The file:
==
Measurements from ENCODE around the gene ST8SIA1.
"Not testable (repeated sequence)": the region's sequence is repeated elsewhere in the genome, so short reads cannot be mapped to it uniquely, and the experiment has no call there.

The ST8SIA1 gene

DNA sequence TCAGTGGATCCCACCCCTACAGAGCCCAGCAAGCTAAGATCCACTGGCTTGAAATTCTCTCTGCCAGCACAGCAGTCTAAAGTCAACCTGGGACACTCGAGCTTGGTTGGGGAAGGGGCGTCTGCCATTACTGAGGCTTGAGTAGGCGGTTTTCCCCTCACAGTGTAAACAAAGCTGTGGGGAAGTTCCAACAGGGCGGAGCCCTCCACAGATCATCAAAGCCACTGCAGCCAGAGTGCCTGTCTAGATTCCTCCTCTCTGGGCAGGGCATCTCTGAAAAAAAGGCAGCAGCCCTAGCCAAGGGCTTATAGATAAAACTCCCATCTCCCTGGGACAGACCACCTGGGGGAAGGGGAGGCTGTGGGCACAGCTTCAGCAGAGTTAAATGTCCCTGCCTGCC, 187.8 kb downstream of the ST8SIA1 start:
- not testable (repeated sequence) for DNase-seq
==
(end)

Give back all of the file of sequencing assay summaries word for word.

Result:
Measurements from ENCODE around the gene ST8SIA1.
"Not testable (repeated sequence)": the region's sequence is repeated elsewhere in the genome, so short reads cannot be mapped to it uniquely, and the experiment has no call there.

The ST8SIA1 gene

DNA sequence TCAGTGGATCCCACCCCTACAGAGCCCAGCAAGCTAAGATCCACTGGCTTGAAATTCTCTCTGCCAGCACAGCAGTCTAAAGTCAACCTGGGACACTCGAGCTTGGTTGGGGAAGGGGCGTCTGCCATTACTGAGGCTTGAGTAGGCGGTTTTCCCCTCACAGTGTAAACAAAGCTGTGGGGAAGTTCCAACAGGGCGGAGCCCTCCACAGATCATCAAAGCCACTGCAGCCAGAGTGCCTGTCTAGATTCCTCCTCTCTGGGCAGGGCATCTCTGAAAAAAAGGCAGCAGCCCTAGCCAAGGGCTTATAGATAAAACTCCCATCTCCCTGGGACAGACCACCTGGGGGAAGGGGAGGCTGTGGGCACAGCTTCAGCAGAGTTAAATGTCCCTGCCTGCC, 187.8 kb downstream of the ST8SIA1 start:
- not testable (repeated sequence) for DNase-seq